Fifth and sixth war patrols, October 1943 – March 1944[edit]

Sunfish refitted at Pearl Harbor and sailed on 16 October to patrol area northeast of Formosa. She returned to Pearl Harbor on 14 December 1943 without finding any worthy targets.

On 14 January 1944, Sunfish set off to patrol the shipping lanes between the Caroline and Mariana Islands. She made a photographic reconnaissance of Kusaie and another atoll in the Carolines between 21 January and 30 January. On 23 February, the submarine made four attacks on a convoy, sinking the Kunishima Maru and the Shinyubari Maru with a combined tonnage of 9,437 tons of enemy shipping. When she returned to Pearl Harbor on 7 March, she was routed onward to San Francisco for an overhaul, which was completed in early June.

Seventh and eighth war patrols, June – September 1944[edit]

Following her overhaul, the Sunfish returned to Pearl Harbor and departed for her seventh war patrol on 22 June in the Kuril Islands area. She sank the passenger-cargo ship Shanmai Maru on the night of 5 July. The next day, the submarine engaged and destroyed a fleet of 14 sampans and trawlers with her deck guns. The Sunfish sank the Soviet merchant ship, the Ob on 6 July[9] and sank the 6,284-ton cargo ship Taihei Maru on the morning of 9 July. Sunfish steamed to Midway for a refit period from 1 August to 19 August.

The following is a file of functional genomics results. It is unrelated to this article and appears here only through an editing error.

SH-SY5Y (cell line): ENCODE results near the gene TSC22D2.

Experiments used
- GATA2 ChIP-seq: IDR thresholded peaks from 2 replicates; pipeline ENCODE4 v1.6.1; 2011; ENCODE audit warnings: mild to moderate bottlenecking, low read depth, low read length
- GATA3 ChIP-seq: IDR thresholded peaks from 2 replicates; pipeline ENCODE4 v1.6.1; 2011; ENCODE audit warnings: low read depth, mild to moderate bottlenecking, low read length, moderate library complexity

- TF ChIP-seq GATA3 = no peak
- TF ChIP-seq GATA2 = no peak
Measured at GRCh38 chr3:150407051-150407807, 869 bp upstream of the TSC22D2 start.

Sunfish began her eighth war patrol on 20 August when she departed Midway for the Yellow Sea. On 10 September she intercepted a convoy coming out of Tsushima Strait, sinking Chihaya Maru and damaging several other targets. On the night of 13 September, the Sunfish attacked another convoy another convoy sinking the Etashima Maru with damage claimed to other targets, including one ship left with her decks awash. The patrol ended at Pearl Harbor on 27 September.